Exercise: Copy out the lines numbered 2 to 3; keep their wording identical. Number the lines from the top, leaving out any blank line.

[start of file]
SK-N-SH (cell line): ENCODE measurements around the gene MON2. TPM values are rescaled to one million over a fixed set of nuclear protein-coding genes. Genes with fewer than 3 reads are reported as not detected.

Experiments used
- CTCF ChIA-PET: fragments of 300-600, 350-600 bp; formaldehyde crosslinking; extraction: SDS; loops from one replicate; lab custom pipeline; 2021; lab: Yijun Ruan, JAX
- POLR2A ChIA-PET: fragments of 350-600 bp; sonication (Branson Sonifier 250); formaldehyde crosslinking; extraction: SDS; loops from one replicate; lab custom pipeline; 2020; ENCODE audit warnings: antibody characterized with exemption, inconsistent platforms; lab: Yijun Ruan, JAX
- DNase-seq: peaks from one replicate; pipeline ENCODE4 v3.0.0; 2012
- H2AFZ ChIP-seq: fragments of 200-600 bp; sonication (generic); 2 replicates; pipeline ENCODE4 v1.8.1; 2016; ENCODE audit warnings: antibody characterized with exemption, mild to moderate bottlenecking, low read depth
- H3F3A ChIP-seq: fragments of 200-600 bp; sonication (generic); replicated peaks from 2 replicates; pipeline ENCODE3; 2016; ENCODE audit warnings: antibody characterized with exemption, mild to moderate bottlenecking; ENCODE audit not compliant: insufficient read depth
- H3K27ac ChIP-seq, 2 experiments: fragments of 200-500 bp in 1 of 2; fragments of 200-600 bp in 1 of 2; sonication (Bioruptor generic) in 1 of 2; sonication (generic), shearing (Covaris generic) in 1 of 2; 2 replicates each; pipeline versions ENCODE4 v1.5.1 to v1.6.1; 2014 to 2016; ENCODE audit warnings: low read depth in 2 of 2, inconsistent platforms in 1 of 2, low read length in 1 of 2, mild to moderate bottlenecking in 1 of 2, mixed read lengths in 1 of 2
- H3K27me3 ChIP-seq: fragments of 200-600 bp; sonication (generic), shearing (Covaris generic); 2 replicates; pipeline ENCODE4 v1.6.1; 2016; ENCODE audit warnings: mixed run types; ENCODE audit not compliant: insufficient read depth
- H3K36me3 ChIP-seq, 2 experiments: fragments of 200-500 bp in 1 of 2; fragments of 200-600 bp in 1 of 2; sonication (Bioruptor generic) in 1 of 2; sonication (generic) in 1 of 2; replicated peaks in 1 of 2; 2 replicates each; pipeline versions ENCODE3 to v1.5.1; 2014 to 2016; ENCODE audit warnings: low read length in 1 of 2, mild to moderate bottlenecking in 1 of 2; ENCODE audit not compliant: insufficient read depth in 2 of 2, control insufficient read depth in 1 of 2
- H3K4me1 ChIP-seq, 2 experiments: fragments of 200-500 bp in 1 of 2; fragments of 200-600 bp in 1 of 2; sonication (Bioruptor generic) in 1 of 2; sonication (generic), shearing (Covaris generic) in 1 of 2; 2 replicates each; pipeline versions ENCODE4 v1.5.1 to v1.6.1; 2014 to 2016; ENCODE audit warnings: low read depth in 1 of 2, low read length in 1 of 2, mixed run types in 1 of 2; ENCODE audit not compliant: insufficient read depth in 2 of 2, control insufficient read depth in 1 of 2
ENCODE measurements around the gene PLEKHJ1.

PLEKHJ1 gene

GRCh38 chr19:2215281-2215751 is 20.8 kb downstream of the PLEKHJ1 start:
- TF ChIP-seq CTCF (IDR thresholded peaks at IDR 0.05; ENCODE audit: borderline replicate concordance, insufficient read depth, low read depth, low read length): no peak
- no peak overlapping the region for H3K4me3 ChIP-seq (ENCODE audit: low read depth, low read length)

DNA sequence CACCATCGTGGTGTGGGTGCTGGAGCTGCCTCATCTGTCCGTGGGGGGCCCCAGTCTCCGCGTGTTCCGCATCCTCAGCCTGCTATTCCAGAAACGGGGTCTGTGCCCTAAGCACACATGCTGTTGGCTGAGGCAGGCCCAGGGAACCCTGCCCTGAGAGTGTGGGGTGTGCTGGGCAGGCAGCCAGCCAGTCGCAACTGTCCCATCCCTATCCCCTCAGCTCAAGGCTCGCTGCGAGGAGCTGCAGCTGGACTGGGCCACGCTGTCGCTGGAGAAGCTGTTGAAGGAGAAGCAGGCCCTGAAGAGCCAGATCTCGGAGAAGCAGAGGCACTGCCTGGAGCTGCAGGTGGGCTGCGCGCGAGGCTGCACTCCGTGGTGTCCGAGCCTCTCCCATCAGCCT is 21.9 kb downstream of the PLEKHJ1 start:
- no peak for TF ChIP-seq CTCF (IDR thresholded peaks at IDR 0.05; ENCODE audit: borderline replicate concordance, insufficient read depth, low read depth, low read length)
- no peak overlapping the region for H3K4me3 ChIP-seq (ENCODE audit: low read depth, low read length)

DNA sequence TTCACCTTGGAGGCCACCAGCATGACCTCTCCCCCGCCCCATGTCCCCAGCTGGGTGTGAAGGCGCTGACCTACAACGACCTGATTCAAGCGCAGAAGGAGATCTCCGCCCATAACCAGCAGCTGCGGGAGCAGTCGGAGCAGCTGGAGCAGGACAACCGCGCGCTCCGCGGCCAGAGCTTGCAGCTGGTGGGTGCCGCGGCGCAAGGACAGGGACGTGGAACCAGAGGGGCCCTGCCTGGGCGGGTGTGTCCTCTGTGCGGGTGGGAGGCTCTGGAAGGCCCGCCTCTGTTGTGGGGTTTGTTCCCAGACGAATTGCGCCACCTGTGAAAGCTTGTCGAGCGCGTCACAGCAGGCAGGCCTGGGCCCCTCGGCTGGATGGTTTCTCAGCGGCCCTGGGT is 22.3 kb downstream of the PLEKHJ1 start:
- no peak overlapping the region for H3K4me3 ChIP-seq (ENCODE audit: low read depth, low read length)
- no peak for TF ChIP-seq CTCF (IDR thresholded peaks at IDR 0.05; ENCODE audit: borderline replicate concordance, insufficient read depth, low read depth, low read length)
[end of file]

Experiments used
- CTCF ChIA-PET: fragments of 300-600, 350-600 bp; formaldehyde crosslinking; extraction: SDS; loops from one replicate; lab custom pipeline; 2021; lab: Yijun Ruan, JAX